Should insurers be permitted to sell health policies across state lines? This policy idea has been around for more than a decade, but it is seeing renewed scrutiny during this election year. Both leading Republican applicants for president—Donald Trump and Ted Cruz—have involved the idea in their campaign platforms.
Selling health insurance across state lines has been a popular Republican healthcare policy idea since at least the year 2005, when the Health Care Choice Act was introduced in Congress. It would have permitted the sale of insurance regardless of state, but the bill died in committee. It has been a conservative party line ever since, although, and is often utilized as a Republican response to the Affordable Care Act.
Supporters of the idea claim that selling insurance policies across state lines would offer consumers with more choice, making better competition. Insurers would not have to follow state-particular regulations, lowering costs that could then be passed along to the consumer.
But selling insurance across state lines is not the healthcare.
Between the years of 2008 and 2011, 6 states enacted legislation permitting insurance to be bought and sold across state lines. Not one of the 6 states—Georgia, Kentucky, Maine, Rhode Island, Washington and Wyoming—saw a single insurer enter a new market or give a new product.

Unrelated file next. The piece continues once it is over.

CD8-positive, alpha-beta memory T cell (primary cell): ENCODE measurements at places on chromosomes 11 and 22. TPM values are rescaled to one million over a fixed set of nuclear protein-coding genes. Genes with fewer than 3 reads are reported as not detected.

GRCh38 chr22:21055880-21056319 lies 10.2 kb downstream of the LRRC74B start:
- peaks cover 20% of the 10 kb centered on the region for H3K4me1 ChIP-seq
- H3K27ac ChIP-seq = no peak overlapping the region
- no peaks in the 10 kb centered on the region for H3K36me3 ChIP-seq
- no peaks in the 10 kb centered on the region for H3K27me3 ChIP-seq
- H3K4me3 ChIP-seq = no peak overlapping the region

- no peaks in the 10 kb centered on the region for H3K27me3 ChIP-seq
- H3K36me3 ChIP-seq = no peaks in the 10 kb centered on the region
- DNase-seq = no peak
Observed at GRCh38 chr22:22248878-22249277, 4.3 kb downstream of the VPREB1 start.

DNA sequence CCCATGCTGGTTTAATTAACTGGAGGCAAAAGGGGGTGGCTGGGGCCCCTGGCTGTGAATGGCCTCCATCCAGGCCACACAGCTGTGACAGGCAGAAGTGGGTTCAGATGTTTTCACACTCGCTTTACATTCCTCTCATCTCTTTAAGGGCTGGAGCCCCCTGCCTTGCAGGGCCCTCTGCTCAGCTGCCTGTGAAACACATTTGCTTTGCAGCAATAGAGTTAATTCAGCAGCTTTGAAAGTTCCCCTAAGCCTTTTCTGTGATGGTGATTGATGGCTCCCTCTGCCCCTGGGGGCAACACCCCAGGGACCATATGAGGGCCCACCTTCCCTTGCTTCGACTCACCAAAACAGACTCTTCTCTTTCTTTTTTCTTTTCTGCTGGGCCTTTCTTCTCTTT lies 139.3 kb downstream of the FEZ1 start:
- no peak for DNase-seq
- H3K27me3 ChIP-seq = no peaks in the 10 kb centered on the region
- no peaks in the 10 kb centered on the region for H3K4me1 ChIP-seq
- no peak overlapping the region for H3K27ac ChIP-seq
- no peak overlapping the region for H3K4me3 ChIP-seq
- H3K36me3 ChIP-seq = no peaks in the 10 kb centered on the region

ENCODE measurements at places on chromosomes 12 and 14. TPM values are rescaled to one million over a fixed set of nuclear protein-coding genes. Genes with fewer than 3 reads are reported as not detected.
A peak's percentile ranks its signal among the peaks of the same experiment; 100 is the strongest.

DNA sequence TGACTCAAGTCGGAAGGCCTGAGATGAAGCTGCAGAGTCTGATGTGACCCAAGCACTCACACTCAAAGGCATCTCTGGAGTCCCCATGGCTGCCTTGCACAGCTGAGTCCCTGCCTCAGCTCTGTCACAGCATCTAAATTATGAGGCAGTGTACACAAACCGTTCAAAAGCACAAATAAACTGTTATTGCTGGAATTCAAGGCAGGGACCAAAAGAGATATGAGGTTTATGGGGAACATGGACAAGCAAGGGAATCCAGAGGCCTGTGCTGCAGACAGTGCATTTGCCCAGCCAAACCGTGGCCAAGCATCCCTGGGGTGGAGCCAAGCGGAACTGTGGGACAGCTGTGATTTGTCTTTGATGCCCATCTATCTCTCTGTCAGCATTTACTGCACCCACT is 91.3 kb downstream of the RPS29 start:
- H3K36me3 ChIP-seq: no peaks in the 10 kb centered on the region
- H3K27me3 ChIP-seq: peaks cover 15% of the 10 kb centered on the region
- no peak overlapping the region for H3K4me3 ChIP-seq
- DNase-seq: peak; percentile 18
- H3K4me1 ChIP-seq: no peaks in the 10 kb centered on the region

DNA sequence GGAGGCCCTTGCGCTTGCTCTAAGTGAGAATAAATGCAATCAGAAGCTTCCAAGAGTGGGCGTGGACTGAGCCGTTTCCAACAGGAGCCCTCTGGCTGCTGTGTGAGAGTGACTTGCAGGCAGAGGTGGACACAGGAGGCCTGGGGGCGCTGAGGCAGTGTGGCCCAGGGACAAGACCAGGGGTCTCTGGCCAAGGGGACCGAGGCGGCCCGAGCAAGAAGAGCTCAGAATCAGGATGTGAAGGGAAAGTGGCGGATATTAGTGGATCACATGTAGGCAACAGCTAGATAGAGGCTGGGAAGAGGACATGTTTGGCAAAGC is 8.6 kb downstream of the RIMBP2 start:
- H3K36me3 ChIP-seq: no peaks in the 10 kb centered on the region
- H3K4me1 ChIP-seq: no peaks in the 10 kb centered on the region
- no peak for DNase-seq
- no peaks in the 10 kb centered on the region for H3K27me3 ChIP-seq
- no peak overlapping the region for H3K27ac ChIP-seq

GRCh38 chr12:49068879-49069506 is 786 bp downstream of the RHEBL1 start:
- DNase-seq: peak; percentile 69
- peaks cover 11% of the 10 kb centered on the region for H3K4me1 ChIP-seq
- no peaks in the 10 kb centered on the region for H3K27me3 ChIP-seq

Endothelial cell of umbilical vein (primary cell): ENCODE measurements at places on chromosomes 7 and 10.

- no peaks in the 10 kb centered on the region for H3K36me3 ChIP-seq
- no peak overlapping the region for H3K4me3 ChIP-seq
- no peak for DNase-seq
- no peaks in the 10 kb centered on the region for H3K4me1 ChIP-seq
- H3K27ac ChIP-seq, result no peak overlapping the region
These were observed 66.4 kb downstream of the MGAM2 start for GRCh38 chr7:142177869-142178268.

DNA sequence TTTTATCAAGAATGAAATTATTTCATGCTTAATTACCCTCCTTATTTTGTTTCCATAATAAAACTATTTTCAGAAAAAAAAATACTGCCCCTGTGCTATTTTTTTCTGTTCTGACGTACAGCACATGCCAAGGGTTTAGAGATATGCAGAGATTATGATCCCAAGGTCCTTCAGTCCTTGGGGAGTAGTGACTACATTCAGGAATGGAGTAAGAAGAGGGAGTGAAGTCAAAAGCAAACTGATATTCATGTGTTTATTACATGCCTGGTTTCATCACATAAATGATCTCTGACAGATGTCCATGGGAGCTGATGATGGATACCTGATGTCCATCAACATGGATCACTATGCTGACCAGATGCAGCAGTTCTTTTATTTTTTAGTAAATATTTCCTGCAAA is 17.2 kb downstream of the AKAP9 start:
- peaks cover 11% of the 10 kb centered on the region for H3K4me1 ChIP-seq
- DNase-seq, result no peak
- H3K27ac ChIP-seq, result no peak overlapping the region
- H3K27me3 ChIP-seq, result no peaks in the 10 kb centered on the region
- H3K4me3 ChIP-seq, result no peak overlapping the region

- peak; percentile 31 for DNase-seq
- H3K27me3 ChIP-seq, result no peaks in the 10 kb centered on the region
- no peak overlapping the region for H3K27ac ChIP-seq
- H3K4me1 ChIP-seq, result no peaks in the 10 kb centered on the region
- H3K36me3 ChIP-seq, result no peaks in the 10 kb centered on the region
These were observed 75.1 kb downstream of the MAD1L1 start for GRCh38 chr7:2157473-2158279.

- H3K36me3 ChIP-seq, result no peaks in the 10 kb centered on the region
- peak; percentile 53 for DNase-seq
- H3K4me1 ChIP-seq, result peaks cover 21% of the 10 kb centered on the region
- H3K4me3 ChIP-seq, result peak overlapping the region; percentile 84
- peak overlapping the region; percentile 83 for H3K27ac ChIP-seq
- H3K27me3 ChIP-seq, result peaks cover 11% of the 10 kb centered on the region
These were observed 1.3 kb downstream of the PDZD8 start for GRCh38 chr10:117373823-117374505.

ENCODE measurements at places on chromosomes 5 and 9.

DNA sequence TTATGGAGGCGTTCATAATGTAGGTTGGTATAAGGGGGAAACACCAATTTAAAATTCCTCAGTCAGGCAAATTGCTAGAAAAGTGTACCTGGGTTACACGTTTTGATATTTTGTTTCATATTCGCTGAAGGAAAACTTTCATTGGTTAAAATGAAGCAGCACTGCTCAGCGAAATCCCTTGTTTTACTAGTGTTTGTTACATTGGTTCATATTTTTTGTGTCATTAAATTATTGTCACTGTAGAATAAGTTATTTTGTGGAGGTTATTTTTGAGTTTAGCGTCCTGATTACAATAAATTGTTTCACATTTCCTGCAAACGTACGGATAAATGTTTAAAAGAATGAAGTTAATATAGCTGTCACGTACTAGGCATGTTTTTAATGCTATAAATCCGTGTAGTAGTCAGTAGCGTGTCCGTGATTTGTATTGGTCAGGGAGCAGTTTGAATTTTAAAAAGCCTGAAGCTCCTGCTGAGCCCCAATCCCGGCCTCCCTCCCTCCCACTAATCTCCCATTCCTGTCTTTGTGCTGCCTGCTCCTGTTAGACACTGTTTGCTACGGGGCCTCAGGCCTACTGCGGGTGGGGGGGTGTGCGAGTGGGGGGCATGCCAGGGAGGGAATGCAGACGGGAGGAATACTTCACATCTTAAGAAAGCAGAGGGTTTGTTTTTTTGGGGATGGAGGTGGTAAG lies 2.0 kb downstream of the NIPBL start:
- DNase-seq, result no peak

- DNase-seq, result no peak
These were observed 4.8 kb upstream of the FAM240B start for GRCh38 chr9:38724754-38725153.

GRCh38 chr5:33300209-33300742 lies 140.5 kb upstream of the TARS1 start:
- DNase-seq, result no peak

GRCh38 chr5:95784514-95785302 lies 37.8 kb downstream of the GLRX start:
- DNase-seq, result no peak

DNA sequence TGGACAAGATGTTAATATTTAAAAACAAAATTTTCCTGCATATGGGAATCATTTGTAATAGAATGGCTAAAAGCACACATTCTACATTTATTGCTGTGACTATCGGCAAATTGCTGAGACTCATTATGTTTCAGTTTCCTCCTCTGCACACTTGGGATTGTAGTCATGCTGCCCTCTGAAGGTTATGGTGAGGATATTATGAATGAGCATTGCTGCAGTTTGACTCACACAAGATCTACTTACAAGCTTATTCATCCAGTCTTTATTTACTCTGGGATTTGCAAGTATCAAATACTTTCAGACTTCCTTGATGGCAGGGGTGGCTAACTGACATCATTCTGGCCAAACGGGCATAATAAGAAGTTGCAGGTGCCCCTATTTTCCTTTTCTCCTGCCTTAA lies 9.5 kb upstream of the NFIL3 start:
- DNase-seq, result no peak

Consumers do not need to go out of state for healthcare, which means that if out-of-state insurers want to compete with existing carriers in a new market, they have to make a local network of contributors. Building a network entails contracting with doctors and hospitals in the communities where they offer policies, discussing lower payment rates for when their health plan members receive treatment.
Currently, health insurance is regulated by individual states. Proponents of selling across state lines discuss that having to comply with 50 different sets of mandates is what keeps insurers from doing business in more markets and giving more products. If insurers could sell across state lines, they discuss, they could headquarter in a state with fewer regulations, and offer all types of—theoretically cheaper—policies.
For instance, in California, entire health plans have to cover treatment for lead poisoning. But let’s say Kate lives in San Diego, and she believes her threat of getting lead poisoning is really low. Kate would be fine with a plan that does not cover that treatment, and if she could purchase an out-of-state plan that did not have to cover it, her costs might be lower.
There are few cases where selling across state lines could be beneficial for customers. Various communities in the U.S. are situated on or near state lines. Consumers in these cities would not be burdened by out-of-state networks.
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